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Doing 'Dual Career' Right

September 1, 2010

Just about any discussion of academic hiring these days, after the natural focus on the tight market, tends to come around to the issue of "dual career" hires or "partner accommodations." Most colleges say that they take the issue seriously and work hard to find positions for the partners of those being recruited. But what's the right way to do so?

The American Association of University Professors today is releasing guidance that suggests some ways for colleges to improve how they handle the hiring of faculty members who have partners who also want jobs. The guidance, prepared by the association's Committee on Women in the Academic Profession, generally called on colleges to be more explicit about their procedures, to be sure faculty members play a key role in the development and execution of policies, and to make sure that efforts to help academic couples don't come at the expense of adjuncts.

The guidance views efforts to help academic couples as highly favorable, noting that the AAUP's first statement on the subject came in 1971, when the association took a stand against the anti-nepotism policies common at many colleges then that effectively blocked the hiring of spouses. Today, the AAUP statement says, providing job options for academic couples is common and necessary.

"The provision of support for partners has a direct impact on the ability of dual-career academic couples to integrate successful careers with family responsibilities. Thus, assistance for academic partners can be an important part of any work/life balance initiatives," says the statement.

"In the absence of such accommodations, academic couples may find themselves faced with long-distance relationships or the subordination of one career to the partner who succeeds in securing a position. Evidence, such as the high proportion of women in part-time and contingent positions, and the relative lack of women in tenure-track positions in research universities, suggests that the lack of such arrangements may be having an adverse impact on the careers of academic women."

But while colleges routinely talk about providing help for academic couples, many of them don't do so in formal, consistent ways, and this is problematic, said Ann Higginbotham, chair of the panel that wrote the guidance and history chair at Eastern Connecticut State University.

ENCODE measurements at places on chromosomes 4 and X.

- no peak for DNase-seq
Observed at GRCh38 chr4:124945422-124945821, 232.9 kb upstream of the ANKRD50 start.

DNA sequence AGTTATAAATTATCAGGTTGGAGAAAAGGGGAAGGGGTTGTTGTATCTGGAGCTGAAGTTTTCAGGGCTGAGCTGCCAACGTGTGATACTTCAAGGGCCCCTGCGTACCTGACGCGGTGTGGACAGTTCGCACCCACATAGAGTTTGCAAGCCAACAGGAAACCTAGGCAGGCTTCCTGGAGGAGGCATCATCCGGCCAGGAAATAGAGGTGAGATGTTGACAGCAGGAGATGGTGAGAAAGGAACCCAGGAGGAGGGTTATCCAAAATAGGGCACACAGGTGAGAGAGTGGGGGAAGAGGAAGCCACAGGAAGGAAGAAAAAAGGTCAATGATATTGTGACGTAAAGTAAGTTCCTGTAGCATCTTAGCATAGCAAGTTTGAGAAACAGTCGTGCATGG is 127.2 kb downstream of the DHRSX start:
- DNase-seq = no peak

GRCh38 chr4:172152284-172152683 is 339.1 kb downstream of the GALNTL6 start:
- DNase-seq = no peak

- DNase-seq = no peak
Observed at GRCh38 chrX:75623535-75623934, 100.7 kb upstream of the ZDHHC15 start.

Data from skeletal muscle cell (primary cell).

"Many institutions are doing this on an ad hoc basis, and if they are going to do it, they should do it in a formal way," she said. When colleges look for a job for the spouse or partner of a "star" faculty member, but not for everyone, or when people don't know what the procedures are, "you get a lot of resentment and you exclude others," she said.

Here are some of the recommendations from the AAUP:

  • Institutions "should have a clearly worded policy that covers all full-time appointments rather than rely upon ad hoc arrangements available only on select bases."
  • Policies to help couples "should also be available to all couples, not just those in heterosexual marriages."
  • Policies "should be developed by appropriate faculty bodies or committees, not by the administration in the absence of meaningful faculty participation."
  • Policies "should address important issues such as the process by which decisions on dual-career appointments are reached, and the budgetary impact of those decisions. They should also include provision for maintaining open communication with the prospective faculty members, who should be kept informed of the process, and for adequate consultation on the arrangements with the department, if the latter is not directly responsible for employment negotiations."
  • Appointment decisions "should be made as part of a process driven by consideration of merit."
  • Departments asked to consider a dual-career appointment "must be free to refuse the appointment," and those proposing such appointments must "consider departmental hiring priorities and programmatic needs."
  • While "normal search procedures may have to be modified to take into account the limited time frame for making an offer to a candidate’s partner," these changes should never "infringe upon good governance practices or limit faculty involvement in the search process nor should they violate campus affirmative-action policies."